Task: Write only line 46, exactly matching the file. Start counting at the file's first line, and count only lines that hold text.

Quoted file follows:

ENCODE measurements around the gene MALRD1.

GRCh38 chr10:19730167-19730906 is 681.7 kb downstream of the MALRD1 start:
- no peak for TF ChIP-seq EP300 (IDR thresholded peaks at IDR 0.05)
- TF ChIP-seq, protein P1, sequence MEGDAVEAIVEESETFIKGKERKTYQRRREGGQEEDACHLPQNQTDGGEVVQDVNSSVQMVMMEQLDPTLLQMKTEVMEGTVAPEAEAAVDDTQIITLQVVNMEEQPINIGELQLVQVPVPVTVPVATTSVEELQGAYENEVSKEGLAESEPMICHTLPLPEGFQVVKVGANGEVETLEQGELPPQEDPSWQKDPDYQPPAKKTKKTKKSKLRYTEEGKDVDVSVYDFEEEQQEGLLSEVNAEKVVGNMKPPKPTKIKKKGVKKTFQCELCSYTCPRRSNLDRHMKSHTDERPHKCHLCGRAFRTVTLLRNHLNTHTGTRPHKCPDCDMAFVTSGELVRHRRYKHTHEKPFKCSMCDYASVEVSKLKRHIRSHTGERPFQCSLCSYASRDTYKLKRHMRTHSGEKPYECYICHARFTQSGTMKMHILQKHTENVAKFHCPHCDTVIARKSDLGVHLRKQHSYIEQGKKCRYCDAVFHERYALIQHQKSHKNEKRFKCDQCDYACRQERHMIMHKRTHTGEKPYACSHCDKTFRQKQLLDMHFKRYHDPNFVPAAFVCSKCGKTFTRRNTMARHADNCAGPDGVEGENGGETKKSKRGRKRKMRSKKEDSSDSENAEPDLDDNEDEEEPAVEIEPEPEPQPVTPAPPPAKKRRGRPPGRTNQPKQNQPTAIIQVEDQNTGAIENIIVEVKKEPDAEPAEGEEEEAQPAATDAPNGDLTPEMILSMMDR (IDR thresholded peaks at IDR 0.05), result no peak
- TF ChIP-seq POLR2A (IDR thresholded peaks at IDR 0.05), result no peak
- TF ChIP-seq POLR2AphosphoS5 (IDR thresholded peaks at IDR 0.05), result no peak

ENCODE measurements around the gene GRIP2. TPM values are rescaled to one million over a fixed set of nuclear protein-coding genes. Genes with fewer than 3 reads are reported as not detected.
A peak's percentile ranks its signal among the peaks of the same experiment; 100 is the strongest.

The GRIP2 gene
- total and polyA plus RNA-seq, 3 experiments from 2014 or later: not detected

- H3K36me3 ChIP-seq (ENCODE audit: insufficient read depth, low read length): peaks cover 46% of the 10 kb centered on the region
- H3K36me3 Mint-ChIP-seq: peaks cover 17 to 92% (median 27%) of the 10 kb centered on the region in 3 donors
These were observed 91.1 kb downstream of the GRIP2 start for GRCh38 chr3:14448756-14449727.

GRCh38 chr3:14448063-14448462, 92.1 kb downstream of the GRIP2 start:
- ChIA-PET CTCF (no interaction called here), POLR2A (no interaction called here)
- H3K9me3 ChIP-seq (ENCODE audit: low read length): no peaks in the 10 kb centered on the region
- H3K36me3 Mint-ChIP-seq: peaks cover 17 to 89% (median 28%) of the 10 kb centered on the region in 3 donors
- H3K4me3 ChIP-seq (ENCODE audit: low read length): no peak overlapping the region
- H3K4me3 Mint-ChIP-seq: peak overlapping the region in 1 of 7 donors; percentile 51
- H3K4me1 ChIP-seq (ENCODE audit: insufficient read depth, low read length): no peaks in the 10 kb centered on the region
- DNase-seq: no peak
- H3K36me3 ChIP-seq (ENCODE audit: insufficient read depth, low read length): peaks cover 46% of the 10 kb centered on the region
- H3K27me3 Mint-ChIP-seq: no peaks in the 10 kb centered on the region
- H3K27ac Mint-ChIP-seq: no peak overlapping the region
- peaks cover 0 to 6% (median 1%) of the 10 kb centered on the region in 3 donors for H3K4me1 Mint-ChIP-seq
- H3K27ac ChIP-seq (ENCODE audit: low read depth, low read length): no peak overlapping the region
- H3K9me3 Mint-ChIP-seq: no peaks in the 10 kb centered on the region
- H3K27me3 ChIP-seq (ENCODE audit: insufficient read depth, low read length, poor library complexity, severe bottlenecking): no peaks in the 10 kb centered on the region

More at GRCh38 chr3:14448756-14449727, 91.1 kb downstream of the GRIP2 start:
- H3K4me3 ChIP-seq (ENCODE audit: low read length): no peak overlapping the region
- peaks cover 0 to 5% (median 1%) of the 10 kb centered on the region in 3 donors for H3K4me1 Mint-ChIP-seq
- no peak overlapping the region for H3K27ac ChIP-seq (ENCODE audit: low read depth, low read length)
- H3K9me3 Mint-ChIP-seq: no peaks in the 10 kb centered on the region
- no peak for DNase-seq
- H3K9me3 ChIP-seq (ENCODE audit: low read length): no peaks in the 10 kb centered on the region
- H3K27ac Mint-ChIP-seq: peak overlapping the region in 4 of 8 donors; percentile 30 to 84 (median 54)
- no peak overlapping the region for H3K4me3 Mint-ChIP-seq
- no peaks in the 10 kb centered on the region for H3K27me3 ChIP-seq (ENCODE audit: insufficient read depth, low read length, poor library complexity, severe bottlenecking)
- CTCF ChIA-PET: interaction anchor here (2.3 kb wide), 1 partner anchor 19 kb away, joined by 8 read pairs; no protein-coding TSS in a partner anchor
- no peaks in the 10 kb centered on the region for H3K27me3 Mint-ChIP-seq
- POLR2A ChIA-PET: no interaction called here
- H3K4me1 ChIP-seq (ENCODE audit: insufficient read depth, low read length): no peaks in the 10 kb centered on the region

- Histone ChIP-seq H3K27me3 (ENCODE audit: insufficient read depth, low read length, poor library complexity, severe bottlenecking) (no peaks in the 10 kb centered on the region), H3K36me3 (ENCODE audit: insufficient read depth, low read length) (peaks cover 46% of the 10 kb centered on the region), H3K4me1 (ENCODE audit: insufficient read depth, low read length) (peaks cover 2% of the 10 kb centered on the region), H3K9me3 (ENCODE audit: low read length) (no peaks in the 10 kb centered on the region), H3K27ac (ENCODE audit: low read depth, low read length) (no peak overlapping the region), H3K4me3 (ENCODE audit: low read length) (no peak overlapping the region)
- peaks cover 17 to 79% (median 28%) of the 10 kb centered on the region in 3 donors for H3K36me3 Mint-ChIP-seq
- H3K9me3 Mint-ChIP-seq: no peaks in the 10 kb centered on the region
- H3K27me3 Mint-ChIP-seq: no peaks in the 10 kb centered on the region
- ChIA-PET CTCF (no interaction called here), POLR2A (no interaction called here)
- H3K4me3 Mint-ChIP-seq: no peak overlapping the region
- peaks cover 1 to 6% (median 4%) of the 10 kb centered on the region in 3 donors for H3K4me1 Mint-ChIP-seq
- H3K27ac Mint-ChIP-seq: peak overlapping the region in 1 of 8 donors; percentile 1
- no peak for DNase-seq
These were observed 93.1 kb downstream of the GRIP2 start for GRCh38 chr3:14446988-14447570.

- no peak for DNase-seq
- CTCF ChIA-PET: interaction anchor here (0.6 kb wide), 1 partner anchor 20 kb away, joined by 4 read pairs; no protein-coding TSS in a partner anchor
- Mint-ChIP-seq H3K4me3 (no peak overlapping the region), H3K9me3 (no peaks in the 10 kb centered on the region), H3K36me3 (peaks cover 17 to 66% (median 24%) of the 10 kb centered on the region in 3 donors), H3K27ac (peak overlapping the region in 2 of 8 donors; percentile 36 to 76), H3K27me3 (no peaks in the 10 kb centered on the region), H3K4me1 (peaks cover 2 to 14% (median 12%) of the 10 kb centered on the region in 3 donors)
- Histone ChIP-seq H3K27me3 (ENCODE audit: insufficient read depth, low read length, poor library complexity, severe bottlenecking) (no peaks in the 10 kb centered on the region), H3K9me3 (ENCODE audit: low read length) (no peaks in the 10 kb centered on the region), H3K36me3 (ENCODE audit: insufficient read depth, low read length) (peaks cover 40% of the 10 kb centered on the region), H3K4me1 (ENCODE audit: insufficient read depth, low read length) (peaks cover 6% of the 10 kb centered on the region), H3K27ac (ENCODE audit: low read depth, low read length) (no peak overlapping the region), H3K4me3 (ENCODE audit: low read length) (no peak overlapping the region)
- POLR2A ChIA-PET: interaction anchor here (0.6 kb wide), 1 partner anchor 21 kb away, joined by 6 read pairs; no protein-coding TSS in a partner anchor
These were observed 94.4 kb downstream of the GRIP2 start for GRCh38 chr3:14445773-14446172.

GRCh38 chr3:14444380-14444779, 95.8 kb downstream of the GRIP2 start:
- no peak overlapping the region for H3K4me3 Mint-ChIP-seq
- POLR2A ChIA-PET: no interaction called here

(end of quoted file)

- H3K27me3 Mint-ChIP-seq: no peaks in the 10 kb centered on the region